It's a wild world, so Cat's back after 28 years

Nearly three decades after he stepped out of the musical limelight as Cat Stevens, Yusuf Islam is releasing a new pop album.

The singer-songwriter, who changed his name when he converted to Islam, has been inspired to record his first collection of new songs in 28 years by the current tensions between his adopted religion and the West.

The album includes compositions that have lain unfinished in his musical memory for years and have only recently been completed. All have been recorded in the past year, with the help of the producer Rick Nowels, who has worked with Dido and Rod Stewart.

It will be released by Polydor on the 40th anniversary of the first Cat Stevens record I Love My Dog, which was released in November 1966.

As Cat Stevens, Islam achieved international success in the Sixties and Seventies. But following his conversion to Islam in 1977, he quit the music business.

"There were 100 reasons for leaving the music industry, not least because I had found what I was looking for spiritually," said Islam. "Today there are perhaps one hundred and one good reasons why I feel right making music and singing about life in this fragile world again."

He added: "Much has changed, but today I am in a unique position as a looking-glass through which Muslims can see the West and the West can see Islam.

"It is important for me to be able to help bridge the cultural gaps others are sometimes frightened to cross."

As Cat Stevens, Islam released 12 original albums as well as more than 20 greatest hits albums, compilations and re-issues.

His breakthrough album was Tea for the Tillerman in 1970, which included the hits "The First Cut Is The Deepest", "Father and Son" and "Wild World".

This was followed by the 1971 release Teaser and the Firecat, which included "Moonshadow" and the school assembly favourite "Morning Has Broken".

David Joseph, co-president of Polydor, said: "Yusuf is one of the most unique artists the UK has ever produced. The new album is sensational and will prove to be one of the biggest musical highlights of the year. His voice and melody are totally timeless."

Born Stephen Demetre Georgiou in London in July 1948, Stevens changed his name to Yusuf Islam when he converted to Islam in 1977 following an accident in Malibu.

Since releasing his last LP as Cat Stevens, Back To Earth, in 1978, Islam has made only rare appearances. He was scheduled to appear at Live Aid in 1985, but Elton John overran. In 2003, he had better luck when he performed at the Nelson Mandela tribute concert.

Last year, he dueted with Ronan Keating and played the guitar on a Dolly Parton covers album.

His Islamic faith has not always made his life easy. In 2004, Islam was on a flight from London to Washington when the plane was diverted because he had been mistaken for someone on the "no fly" list. Islam also took successful legal action against The Sun and The Sunday Times for falsely suggesting he supported terrorism.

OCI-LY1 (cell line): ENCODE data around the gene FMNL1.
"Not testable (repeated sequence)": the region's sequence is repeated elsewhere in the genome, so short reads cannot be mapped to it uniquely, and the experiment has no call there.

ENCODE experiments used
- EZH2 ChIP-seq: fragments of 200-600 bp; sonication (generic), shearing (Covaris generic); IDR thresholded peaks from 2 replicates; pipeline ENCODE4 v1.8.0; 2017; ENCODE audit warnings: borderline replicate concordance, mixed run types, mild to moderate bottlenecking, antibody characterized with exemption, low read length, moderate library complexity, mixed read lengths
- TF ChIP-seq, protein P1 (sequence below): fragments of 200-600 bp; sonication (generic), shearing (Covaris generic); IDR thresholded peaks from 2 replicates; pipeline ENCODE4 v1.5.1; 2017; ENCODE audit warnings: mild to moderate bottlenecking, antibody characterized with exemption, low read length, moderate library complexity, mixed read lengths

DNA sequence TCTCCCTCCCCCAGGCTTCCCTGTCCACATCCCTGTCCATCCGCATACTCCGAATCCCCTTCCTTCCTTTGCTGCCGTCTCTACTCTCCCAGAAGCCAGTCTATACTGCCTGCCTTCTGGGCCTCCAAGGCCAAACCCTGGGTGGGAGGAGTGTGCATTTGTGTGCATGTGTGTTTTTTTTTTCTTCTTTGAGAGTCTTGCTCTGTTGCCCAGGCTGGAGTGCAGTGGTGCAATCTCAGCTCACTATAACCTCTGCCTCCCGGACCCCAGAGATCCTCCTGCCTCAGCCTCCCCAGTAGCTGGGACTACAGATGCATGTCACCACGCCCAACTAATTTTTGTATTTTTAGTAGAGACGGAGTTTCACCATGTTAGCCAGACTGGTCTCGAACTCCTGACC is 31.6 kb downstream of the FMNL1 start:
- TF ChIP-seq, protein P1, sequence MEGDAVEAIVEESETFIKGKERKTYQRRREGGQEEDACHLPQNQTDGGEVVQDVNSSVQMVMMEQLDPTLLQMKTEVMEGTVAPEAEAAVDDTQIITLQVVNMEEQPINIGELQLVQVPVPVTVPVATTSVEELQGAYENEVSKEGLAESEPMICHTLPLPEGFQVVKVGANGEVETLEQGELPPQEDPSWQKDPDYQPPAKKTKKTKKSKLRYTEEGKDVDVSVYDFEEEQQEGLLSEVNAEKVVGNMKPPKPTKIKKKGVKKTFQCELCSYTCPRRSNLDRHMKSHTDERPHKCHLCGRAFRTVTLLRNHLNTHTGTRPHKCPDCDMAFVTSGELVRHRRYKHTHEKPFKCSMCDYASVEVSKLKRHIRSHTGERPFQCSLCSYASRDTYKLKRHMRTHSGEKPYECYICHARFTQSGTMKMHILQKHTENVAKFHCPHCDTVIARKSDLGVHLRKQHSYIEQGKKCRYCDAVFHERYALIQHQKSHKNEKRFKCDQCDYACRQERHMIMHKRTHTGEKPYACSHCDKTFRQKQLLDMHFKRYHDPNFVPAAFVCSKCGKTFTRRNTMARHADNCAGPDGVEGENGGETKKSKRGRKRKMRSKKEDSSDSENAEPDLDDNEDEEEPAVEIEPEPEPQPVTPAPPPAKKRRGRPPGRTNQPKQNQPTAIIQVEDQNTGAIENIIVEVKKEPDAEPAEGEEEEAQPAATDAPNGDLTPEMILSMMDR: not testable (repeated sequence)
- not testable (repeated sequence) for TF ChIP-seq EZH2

In 2004, a committee of Nobel laureates awarded the Man of Peace prize to Islam. The following year, the University of Gloucestershire gave him an honorary doctorate for services to education and humanitarian relief. An outspoken advocate of the Islamic faith, he has written articles on the 11 September 2001 attacks in the US and the 7 July London bombings for the local and national press.

He is an active member of the Muslim community in London, where he lives with his wife and children. He is a member of the Islamia Schools' Trust, which aims to educate children in the principles of Islam. He is also chairman of governors at the first government-funded Islamic school in North London.

Islam founded the Small Kindness charity to help famine victims in Africa, although it has grown to work in Iraq, Indonesia and the Balkans.

Spiritual journey

* Born as Steve Demetre Georgiou in July 1947, to a Greek Cypriot father and a Swedish mother, he was the youngest of three children and brought up in the Greek Orthodox tradition although he attended a Roman Catholic school in London

* He grew up above the family shop in London's theatre district, and first learned to play the piano before switching to guitar

* It was while studying at art college at the age of 18 that he was auditioned by a record producer, Mike Hurst. The young artist, then known as Cat Stevens, was selected to launch the new Deram Label, which also signed new British talent including David Bowie and the Moody Blues

* He was one of the biggest selling artists of the 1960s and 1970s

* He contracted tuberculosis at the age of 19 which led to his search for "peace and ultimate spiritual truth"

* After almost drowning in the Pacific ocean at Malibu, he received a translation of the Koran as a gift from his elder brother, David. By December 1977, he had embraced Islam